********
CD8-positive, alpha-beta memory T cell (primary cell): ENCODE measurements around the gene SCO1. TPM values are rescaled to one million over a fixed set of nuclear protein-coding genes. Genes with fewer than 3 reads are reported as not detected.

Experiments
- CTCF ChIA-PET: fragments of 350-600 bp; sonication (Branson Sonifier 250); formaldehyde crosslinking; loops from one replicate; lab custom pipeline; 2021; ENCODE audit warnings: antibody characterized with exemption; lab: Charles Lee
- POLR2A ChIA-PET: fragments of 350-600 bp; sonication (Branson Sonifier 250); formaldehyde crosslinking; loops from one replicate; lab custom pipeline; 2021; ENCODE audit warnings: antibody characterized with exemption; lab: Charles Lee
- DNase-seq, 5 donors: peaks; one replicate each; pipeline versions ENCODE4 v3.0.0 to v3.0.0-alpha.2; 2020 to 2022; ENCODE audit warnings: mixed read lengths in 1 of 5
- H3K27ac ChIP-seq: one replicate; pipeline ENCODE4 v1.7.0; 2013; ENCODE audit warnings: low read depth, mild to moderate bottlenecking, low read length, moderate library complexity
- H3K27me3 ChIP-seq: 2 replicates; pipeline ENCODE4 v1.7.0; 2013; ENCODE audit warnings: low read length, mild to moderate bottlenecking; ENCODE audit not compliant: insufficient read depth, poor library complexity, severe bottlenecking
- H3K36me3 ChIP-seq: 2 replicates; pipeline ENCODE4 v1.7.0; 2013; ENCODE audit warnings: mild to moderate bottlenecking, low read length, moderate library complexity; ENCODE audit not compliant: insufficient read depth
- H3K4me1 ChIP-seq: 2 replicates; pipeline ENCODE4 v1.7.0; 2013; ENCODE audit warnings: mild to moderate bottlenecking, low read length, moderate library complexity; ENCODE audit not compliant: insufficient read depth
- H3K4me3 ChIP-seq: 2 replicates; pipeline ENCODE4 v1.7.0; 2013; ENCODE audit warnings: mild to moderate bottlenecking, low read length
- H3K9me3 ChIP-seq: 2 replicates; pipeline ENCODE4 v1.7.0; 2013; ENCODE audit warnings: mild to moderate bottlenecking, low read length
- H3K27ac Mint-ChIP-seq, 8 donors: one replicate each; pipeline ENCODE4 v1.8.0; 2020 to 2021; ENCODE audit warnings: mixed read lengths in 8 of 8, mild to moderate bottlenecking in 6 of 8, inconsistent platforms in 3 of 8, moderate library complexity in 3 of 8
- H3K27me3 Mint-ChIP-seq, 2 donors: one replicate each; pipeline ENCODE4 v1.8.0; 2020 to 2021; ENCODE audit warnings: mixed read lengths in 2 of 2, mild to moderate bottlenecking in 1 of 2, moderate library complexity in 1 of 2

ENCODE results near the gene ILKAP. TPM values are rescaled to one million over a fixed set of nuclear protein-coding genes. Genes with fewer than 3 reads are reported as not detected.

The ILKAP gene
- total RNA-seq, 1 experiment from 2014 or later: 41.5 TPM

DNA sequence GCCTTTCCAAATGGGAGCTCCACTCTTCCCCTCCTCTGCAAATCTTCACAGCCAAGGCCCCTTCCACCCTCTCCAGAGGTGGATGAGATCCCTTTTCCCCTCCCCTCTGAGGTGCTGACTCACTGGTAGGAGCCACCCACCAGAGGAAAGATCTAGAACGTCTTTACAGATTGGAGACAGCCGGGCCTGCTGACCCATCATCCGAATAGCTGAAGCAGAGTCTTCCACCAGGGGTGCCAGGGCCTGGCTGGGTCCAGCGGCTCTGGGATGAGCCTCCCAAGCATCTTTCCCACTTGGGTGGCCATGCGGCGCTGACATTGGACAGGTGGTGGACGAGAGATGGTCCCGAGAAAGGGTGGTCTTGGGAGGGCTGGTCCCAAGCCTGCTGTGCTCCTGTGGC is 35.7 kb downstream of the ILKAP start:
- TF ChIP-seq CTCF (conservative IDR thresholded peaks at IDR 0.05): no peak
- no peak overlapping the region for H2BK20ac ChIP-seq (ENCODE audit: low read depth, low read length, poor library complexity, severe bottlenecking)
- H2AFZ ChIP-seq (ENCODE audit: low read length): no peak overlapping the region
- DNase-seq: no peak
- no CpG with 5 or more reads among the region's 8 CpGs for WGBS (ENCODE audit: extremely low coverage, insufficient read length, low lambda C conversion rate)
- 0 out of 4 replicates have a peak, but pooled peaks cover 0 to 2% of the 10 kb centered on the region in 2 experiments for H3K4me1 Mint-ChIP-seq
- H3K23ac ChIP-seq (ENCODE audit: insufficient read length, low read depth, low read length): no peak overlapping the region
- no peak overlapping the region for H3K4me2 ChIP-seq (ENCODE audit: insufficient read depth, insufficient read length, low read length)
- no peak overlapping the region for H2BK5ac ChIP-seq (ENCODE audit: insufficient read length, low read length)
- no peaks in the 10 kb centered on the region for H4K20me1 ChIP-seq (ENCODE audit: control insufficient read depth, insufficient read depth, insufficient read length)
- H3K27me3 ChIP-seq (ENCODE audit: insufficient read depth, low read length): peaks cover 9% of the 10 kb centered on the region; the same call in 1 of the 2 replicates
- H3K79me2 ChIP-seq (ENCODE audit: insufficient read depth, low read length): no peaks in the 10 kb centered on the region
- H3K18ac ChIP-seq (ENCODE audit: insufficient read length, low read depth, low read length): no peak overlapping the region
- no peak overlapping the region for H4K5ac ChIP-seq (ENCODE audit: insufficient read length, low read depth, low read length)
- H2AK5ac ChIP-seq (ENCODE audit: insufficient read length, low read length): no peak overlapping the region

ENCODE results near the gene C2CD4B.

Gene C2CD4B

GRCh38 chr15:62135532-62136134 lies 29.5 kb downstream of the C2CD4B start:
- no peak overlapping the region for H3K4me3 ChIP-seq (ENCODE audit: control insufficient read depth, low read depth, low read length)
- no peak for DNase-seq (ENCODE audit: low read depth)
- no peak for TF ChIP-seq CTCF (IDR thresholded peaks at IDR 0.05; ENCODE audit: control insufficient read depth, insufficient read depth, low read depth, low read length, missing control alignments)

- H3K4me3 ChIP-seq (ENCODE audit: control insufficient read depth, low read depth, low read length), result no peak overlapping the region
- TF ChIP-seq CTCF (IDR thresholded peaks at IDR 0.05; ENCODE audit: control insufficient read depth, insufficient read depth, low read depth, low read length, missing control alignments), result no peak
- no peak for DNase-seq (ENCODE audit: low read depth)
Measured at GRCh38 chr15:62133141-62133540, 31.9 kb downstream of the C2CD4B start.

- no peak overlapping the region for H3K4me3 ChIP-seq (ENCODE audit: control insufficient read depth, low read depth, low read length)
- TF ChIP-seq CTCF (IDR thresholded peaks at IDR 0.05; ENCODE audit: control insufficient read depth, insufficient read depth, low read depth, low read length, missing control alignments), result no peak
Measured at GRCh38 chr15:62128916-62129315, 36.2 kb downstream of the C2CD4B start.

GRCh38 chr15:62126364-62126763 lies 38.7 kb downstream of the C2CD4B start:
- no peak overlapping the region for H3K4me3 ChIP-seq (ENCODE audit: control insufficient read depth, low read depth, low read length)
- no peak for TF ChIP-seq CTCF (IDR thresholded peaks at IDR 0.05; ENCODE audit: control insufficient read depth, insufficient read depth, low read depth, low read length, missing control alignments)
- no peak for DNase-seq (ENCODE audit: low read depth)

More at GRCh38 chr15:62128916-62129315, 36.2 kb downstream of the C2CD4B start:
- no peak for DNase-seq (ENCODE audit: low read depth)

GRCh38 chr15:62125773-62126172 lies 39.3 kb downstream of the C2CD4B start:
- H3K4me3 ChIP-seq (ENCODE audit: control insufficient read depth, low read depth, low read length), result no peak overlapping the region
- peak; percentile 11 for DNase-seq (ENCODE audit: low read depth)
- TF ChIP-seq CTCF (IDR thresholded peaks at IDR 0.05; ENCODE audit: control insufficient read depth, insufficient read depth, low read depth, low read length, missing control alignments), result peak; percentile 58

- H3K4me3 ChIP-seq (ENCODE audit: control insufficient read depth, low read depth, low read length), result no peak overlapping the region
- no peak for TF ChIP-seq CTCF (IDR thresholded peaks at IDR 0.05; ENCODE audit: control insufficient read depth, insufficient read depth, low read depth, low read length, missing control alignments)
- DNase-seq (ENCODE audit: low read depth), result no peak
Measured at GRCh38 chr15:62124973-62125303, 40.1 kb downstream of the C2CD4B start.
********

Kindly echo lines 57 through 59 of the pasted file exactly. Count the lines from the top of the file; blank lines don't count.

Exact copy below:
- no peak for TF ChIP-seq CTCF (IDR thresholded peaks at IDR 0.05; ENCODE audit: control insufficient read depth, insufficient read depth, low read depth, low read length, missing control alignments)
- DNase-seq (ENCODE audit: low read depth), result no peak
Measured at GRCh38 chr15:62124973-62125303, 40.1 kb downstream of the C2CD4B start.